Future Proof: Eithne Scott-Lennon, Fitzpatrick Castle Hotel, Killiney

The proprietor of the Killiney Castle Hotel has overseen many changes since the crash

Eithne Scott Lennon: “The most important thing is to get out there, make people aware that you’re very much alive and kicking.”

Eithne Scott Lennon: “The most important thing is to get out there, make people aware that you’re very much alive and kicking.”

 

In 1993, the Fitzpatrick family were busy running hotels in Dublin, Cork, Shannon and New York when Eithne Fitzpatrick, wife of company founder, Paddy, died suddenly.

She had been active in the business and her death made the family realise that with five children to consider, it was time to start thinking about succession planning.

“We had all worked in the business and each of us had to decide where our focus lay into the future,” says daughter Eithne Scott-Lennon, proprietor of the Fitzpatrick Castle Hotel in Killiney.

“We all had equal shareholdings and John and Paul and myself decided to stay in the hotel business. Patrick and Tony decided to pursue other family business interests.

“Paul took over the Shannon Shamrock and has since opened the Beacon hotel in Sandyford and the Morgan hotel in Temple Bar. John chose to grow the US business through our hotels in Manhattan and Grand Central and I took over the Castle. We each have different styles as hoteliers and this arrangement gave each of us our autonomy.”

The late Paddy Fitzpatrick opened the Castle Hotel in Killiney in 1971 and Eithne Scott- Lennon has been running it since 2002. It is one of south Dublin’s landmark hotels, with 115 bedrooms, two bars, two restaurants, function rooms and a leisure centre with 1,500 members. The hotel has 43 full-time and 60 part-time staff, fewer than half the number of full-time staff employed before the crash.

Drastic changes
“There have been some pretty drastic changes here since 2007-08,” Scott-Lennon says. “Turnover dropped dramatically from about €10 million to €6.8 million and we had no option but to cut overheads to ribbons and to take some very tough decisions, particularly in relation to staff.

“In the aftermath you still have a team to motivate and that’s difficult when morale is low. I come from a sales and marketing background and I’m used to facing forward dealing with customers.

“During the last few years, I have needed to spend as much time facing inwards managing staff and making sure we are all on the same page.”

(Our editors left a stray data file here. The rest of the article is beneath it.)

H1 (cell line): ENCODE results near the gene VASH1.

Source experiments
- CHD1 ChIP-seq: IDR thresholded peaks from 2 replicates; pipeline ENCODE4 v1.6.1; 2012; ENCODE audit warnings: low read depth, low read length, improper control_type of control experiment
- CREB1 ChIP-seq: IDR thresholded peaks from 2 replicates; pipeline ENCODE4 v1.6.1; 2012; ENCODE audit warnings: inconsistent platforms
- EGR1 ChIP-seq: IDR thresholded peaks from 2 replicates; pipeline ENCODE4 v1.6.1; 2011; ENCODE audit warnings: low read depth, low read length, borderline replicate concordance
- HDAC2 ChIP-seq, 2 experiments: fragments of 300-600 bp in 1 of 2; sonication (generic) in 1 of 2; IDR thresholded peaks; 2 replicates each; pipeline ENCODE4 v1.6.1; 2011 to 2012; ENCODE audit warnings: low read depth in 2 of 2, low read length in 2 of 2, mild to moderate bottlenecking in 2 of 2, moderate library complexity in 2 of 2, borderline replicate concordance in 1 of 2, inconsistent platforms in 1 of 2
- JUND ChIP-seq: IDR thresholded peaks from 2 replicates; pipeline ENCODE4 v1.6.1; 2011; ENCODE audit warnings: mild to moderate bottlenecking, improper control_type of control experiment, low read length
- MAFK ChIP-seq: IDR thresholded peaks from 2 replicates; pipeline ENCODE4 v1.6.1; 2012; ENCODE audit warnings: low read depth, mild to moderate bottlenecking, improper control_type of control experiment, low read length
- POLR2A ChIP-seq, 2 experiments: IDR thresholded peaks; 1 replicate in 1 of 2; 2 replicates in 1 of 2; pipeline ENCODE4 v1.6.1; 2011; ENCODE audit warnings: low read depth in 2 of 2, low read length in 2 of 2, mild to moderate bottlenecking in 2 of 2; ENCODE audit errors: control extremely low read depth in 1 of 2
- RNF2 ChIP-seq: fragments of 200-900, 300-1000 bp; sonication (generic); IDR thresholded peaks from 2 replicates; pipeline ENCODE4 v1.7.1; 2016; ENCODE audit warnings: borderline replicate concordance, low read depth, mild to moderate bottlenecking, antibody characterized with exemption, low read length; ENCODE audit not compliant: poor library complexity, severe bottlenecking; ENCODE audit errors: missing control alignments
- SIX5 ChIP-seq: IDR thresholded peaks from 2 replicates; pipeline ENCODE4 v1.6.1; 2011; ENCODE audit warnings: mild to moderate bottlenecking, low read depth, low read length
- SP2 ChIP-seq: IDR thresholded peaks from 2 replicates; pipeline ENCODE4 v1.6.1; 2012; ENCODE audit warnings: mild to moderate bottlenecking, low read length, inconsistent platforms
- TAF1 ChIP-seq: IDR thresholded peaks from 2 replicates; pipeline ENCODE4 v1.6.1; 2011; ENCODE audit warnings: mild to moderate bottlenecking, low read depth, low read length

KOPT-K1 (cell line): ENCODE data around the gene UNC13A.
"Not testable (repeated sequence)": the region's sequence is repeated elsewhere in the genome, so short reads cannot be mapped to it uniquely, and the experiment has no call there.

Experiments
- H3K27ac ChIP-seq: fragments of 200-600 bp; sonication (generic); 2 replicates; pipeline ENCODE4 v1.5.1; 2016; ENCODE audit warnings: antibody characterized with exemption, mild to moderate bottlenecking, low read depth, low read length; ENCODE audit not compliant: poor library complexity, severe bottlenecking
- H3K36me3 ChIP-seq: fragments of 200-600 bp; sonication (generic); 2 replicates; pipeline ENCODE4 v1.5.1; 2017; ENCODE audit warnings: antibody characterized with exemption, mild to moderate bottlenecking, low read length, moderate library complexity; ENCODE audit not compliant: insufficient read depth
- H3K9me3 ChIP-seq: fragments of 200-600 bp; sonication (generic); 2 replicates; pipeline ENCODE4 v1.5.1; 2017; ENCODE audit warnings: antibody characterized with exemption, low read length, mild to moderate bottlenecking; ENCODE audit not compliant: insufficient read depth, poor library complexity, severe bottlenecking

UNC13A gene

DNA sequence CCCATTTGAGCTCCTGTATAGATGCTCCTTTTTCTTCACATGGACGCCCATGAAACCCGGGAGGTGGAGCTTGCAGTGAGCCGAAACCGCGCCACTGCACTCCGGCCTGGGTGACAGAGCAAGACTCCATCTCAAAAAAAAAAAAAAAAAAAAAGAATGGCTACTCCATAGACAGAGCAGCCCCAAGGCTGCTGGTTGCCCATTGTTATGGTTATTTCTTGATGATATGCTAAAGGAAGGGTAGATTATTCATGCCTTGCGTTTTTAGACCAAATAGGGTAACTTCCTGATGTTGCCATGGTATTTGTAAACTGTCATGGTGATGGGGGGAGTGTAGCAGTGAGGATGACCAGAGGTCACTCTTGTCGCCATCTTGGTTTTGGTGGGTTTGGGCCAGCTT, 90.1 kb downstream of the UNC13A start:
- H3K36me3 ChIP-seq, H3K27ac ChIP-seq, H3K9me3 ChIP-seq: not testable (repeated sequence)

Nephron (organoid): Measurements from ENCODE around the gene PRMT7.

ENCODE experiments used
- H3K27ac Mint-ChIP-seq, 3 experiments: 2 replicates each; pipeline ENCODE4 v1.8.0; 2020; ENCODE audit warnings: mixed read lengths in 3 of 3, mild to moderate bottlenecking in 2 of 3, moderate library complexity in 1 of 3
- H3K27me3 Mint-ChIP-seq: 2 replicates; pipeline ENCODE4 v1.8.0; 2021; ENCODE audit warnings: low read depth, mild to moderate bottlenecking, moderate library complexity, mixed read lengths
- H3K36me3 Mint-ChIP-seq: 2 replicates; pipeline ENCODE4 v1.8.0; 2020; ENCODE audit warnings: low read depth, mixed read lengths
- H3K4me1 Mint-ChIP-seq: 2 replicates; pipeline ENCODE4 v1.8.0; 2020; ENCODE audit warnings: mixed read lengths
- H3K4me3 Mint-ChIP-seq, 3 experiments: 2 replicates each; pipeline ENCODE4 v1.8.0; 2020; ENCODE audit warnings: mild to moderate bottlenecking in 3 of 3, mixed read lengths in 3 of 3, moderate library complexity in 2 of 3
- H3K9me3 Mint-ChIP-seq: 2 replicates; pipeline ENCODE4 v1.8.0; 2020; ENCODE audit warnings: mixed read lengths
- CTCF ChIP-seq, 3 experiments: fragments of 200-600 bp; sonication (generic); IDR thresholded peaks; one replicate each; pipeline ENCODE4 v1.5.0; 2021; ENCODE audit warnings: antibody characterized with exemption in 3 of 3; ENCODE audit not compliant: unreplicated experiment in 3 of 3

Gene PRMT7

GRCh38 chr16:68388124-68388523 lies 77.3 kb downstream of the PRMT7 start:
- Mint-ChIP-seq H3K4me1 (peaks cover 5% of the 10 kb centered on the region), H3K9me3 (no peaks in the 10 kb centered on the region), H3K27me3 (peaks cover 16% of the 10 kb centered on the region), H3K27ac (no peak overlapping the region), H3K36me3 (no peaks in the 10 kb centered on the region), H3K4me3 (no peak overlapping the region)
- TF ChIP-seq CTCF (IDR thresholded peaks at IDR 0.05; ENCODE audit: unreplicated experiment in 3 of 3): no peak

One of the harshest things she had to hear in recent years was from a financial adviser to put herself in the shoes of a potential receiver. “I found that absolutely shocking and vowed to fight every inch of the way to make sure it never happened.”

Scott-Lennon says traditional hoteliers have been put under intense pressure by what she calls “key-jangling operators” running hotels on behalf of Nama and the banks.

“Their whole focus is cash flow and they have wrecked the value of rates and margins,” she says.

Scott-Lennon says finding money for upkeep and refurbishment has become a juggling act. “We really need the banks to loosen up and release funds for capital expenditure or the Irish tourism product will get very shabby very fast.

“We recently did a big job on the roof – something no one sees but you have no choice – and we put in a new lobby carpet because the lobby creates the critical first impression of your premises.

“We agonised over the cost and negotiated directly. In better days you’d have had an interior designer doing this. The good part is that suppliers have become more competitive and service has improved.”

Roughly half the guests at Killiney Castle are Irish, with a very loyal customer base in Northern Ireland. About 35 per cent of leisure business is repeat. The hotel also has a sizeable amount of corporate business generated by local companies and nearby multinationals.

“We try to be as involved as possible with the local business community and in turn they support us. We have always been very active in terms of meeting customers and prospective customers but since the recession we have more than doubled our efforts and have some sort of promotional activity scheduled every month,” she adds.

Scott-Lennon says the company has become very flexible about membership of the leisure centre. “We noticed a fall- off in full family memberships so, instead of joining for a year, someone can now join for a month or six months and can just have a gym membership or just a swimming membership – whatever suits them.”

She runs the hotel with a senior management team of 12 including her son, Mark. “It’s good to see the third generation coming along and I am hopeful about the future,” she says. “Turnover will be around €7.25 million this year and we are finally coming back into profit, but is still very tough.

“I think the most important thing is to get out there, make people aware that you’re very much alive and kicking and that you want their business.”

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